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What Is a Writ & What Does It Mean for My Case?

What Is a Writ & What Does It Mean for My Case?

A writ is defined as a formal written order issued by a higher court which requests a lower court or a government entity to take action. Warrants, orders, directions, and subpoenas are all considered writs. When it comes to criminal cases, a defendant may file one or more writs in one trial.

The following are the most common types of writs which can apply to your case:

  1. Writs of certiorari – Orders a lower court to deliver its record in a case so that the higher court may review it. The word “certiorari” is Latin, meaning “to be more fully informed.”
  2. Writs of habeas corpus – Challenges a prisoner’s detention. So, if a person has been illegally detained, the individual, a friend, or a relative can file a writ of Habeas Corpus. The term “habeas corpus” is Latin, meaning “let us have the body.”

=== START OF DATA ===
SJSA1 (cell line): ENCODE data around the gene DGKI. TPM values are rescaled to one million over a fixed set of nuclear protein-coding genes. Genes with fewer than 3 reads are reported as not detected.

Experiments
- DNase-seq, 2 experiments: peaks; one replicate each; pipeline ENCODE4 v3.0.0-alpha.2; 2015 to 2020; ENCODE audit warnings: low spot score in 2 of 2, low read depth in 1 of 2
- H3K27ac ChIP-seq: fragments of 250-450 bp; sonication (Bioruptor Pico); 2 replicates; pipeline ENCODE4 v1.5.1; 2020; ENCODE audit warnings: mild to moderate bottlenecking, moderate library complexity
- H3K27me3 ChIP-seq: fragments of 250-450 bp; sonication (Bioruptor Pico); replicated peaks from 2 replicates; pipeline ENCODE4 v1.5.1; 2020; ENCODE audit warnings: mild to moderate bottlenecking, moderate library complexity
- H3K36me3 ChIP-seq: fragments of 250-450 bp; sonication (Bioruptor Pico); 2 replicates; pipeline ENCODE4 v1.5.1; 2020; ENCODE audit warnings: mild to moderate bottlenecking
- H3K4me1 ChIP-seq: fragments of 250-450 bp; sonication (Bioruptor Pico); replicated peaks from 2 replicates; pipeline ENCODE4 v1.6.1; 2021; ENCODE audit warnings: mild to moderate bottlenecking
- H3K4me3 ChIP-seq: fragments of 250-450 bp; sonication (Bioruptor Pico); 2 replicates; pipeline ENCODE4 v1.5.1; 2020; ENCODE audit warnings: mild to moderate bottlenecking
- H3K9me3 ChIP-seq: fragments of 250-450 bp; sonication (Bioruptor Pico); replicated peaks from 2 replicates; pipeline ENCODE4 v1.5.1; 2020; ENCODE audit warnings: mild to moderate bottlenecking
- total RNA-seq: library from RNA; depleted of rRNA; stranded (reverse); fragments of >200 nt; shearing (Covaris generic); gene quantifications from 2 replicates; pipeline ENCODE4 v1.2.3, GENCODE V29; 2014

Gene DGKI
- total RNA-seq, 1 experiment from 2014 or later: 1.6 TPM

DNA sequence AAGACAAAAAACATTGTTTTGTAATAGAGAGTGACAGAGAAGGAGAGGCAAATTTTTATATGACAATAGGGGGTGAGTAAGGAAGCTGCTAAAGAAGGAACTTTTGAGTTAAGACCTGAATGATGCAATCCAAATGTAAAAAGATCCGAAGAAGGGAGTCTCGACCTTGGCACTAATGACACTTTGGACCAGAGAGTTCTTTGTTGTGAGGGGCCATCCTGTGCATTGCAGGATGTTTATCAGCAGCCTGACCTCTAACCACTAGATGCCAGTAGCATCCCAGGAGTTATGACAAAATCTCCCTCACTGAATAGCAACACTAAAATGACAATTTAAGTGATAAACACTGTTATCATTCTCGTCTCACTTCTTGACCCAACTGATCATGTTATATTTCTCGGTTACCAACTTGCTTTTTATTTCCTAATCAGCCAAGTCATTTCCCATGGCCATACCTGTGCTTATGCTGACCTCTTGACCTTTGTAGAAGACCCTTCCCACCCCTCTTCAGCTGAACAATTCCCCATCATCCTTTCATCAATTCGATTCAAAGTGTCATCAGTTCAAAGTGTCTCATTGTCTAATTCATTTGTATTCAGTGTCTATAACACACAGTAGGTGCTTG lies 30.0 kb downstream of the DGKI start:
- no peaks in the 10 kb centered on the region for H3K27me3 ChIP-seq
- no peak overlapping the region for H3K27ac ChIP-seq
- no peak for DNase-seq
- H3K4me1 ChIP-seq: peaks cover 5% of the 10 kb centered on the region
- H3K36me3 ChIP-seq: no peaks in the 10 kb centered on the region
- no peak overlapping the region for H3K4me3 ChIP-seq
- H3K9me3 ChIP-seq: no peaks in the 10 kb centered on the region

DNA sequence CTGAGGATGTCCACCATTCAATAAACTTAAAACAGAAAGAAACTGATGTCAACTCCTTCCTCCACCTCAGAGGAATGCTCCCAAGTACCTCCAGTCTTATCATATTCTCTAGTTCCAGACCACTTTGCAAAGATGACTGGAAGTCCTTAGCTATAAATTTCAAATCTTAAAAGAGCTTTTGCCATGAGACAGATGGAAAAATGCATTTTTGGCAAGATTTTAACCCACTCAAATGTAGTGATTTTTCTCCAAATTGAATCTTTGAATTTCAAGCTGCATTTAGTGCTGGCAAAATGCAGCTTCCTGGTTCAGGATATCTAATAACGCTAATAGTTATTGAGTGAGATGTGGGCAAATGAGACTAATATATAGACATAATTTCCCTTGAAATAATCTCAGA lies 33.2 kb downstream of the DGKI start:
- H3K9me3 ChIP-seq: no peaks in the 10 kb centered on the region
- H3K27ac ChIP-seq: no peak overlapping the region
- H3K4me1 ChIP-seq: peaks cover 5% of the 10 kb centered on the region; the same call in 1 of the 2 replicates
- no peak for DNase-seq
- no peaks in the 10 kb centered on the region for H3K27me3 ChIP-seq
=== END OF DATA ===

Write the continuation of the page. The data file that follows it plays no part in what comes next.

3. Writs of prohibition – Also known as a “stay order,” this type of writ stops a lower court or a body from acting beyond its powers.
  4. Writs of coram nobis – Allows a court to correct its judgment at the original trail due to fundamental mistake which wasn't apparent in the court records. The term “coram nobis” is Latin, meaning “before us.”

A writ can only be filed if your fundamental rights are being violated. If you are interested in filing writ, speak with an experienced criminal defense attorney immediately.

If you have been arrested for a crime in Southern California, contact Tedford & Associates and request a free consultation with our Pasadena criminal defense lawyer today.

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